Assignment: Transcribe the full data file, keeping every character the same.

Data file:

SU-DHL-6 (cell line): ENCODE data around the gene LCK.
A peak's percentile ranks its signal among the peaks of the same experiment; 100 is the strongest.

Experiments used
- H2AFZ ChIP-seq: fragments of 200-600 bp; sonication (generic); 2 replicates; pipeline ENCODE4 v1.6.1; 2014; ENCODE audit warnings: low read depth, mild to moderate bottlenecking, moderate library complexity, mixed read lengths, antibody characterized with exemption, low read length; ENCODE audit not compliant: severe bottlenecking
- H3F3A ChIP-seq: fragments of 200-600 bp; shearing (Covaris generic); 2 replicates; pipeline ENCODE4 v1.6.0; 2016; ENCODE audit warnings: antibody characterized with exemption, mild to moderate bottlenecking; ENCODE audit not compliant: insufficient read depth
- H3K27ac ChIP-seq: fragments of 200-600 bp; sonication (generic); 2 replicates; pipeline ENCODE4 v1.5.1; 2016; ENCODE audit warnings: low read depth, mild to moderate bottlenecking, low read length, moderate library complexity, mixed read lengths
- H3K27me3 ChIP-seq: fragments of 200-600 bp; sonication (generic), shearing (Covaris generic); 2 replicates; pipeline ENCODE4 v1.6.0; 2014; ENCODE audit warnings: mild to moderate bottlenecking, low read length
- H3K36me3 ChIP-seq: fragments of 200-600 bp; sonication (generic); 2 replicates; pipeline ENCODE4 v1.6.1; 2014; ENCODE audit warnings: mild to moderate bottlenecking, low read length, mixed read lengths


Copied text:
SU-DHL-6 (cell line): ENCODE data around the gene LCK.
A peak's percentile ranks its signal among the peaks of the same experiment; 100 is the strongest.

Experiments used
- H2AFZ ChIP-seq: fragments of 200-600 bp; sonication (generic); 2 replicates; pipeline ENCODE4 v1.6.1; 2014; ENCODE audit warnings: low read depth, mild to moderate bottlenecking, moderate library complexity, mixed read lengths, antibody characterized with exemption, low read length; ENCODE audit not compliant: severe bottlenecking
- H3F3A ChIP-seq: fragments of 200-600 bp; shearing (Covaris generic); 2 replicates; pipeline ENCODE4 v1.6.0; 2016; ENCODE audit warnings: antibody characterized with exemption, mild to moderate bottlenecking; ENCODE audit not compliant: insufficient read depth
- H3K27ac ChIP-seq: fragments of 200-600 bp; sonication (generic); 2 replicates; pipeline ENCODE4 v1.5.1; 2016; ENCODE audit warnings: low read depth, mild to moderate bottlenecking, low read length, moderate library complexity, mixed read lengths
- H3K27me3 ChIP-seq: fragments of 200-600 bp; sonication (generic), shearing (Covaris generic); 2 replicates; pipeline ENCODE4 v1.6.0; 2014; ENCODE audit warnings: mild to moderate bottlenecking, low read length
- H3K36me3 ChIP-seq: fragments of 200-600 bp; sonication (generic); 2 replicates; pipeline ENCODE4 v1.6.1; 2014; ENCODE audit warnings: mild to moderate bottlenecking, low read length, mixed read lengths